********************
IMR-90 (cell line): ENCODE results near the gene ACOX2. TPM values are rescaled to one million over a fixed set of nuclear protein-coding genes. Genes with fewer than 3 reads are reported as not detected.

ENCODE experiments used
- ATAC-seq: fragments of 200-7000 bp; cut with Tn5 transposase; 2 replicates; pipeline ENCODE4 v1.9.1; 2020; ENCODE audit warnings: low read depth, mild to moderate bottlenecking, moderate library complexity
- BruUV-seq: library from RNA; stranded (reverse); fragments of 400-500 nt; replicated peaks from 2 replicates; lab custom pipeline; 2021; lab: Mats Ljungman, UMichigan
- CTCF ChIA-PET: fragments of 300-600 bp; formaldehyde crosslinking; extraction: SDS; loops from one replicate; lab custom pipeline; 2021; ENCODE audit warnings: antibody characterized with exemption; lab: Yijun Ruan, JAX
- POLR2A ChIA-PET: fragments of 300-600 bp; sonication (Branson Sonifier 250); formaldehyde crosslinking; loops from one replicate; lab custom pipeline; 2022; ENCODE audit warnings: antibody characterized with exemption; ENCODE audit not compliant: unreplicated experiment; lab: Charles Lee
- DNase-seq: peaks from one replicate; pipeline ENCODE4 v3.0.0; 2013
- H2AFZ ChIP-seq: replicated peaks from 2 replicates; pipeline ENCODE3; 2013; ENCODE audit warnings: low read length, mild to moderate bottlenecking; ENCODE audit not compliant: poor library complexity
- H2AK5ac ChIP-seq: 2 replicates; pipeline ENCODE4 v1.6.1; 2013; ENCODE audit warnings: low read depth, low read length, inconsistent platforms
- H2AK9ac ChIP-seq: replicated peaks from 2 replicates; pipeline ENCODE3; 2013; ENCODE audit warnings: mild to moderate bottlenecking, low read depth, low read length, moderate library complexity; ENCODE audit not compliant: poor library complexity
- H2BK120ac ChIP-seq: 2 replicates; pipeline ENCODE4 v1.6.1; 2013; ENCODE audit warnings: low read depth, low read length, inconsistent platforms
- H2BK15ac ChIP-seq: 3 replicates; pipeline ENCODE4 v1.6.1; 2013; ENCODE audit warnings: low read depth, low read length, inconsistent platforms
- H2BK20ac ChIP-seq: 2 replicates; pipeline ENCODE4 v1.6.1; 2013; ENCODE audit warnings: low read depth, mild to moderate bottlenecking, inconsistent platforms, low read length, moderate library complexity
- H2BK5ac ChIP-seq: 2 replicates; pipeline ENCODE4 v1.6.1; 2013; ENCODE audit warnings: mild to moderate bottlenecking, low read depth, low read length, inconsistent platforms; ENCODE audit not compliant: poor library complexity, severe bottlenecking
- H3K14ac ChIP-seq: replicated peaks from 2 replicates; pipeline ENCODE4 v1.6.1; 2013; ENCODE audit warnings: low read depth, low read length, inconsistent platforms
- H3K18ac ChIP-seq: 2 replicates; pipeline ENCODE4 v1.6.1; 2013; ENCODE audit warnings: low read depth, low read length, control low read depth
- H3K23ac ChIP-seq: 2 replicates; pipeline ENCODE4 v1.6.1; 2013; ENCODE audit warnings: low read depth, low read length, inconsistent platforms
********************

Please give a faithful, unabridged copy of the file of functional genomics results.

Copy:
IMR-90 (cell line): ENCODE results near the gene ACOX2. TPM values are rescaled to one million over a fixed set of nuclear protein-coding genes. Genes with fewer than 3 reads are reported as not detected.

ENCODE experiments used
- ATAC-seq: fragments of 200-7000 bp; cut with Tn5 transposase; 2 replicates; pipeline ENCODE4 v1.9.1; 2020; ENCODE audit warnings: low read depth, mild to moderate bottlenecking, moderate library complexity
- BruUV-seq: library from RNA; stranded (reverse); fragments of 400-500 nt; replicated peaks from 2 replicates; lab custom pipeline; 2021; lab: Mats Ljungman, UMichigan
- CTCF ChIA-PET: fragments of 300-600 bp; formaldehyde crosslinking; extraction: SDS; loops from one replicate; lab custom pipeline; 2021; ENCODE audit warnings: antibody characterized with exemption; lab: Yijun Ruan, JAX
- POLR2A ChIA-PET: fragments of 300-600 bp; sonication (Branson Sonifier 250); formaldehyde crosslinking; loops from one replicate; lab custom pipeline; 2022; ENCODE audit warnings: antibody characterized with exemption; ENCODE audit not compliant: unreplicated experiment; lab: Charles Lee
- DNase-seq: peaks from one replicate; pipeline ENCODE4 v3.0.0; 2013
- H2AFZ ChIP-seq: replicated peaks from 2 replicates; pipeline ENCODE3; 2013; ENCODE audit warnings: low read length, mild to moderate bottlenecking; ENCODE audit not compliant: poor library complexity
- H2AK5ac ChIP-seq: 2 replicates; pipeline ENCODE4 v1.6.1; 2013; ENCODE audit warnings: low read depth, low read length, inconsistent platforms
- H2AK9ac ChIP-seq: replicated peaks from 2 replicates; pipeline ENCODE3; 2013; ENCODE audit warnings: mild to moderate bottlenecking, low read depth, low read length, moderate library complexity; ENCODE audit not compliant: poor library complexity
- H2BK120ac ChIP-seq: 2 replicates; pipeline ENCODE4 v1.6.1; 2013; ENCODE audit warnings: low read depth, low read length, inconsistent platforms
- H2BK15ac ChIP-seq: 3 replicates; pipeline ENCODE4 v1.6.1; 2013; ENCODE audit warnings: low read depth, low read length, inconsistent platforms
- H2BK20ac ChIP-seq: 2 replicates; pipeline ENCODE4 v1.6.1; 2013; ENCODE audit warnings: low read depth, mild to moderate bottlenecking, inconsistent platforms, low read length, moderate library complexity
- H2BK5ac ChIP-seq: 2 replicates; pipeline ENCODE4 v1.6.1; 2013; ENCODE audit warnings: mild to moderate bottlenecking, low read depth, low read length, inconsistent platforms; ENCODE audit not compliant: poor library complexity, severe bottlenecking
- H3K14ac ChIP-seq: replicated peaks from 2 replicates; pipeline ENCODE4 v1.6.1; 2013; ENCODE audit warnings: low read depth, low read length, inconsistent platforms
- H3K18ac ChIP-seq: 2 replicates; pipeline ENCODE4 v1.6.1; 2013; ENCODE audit warnings: low read depth, low read length, control low read depth
- H3K23ac ChIP-seq: 2 replicates; pipeline ENCODE4 v1.6.1; 2013; ENCODE audit warnings: low read depth, low read length, inconsistent platforms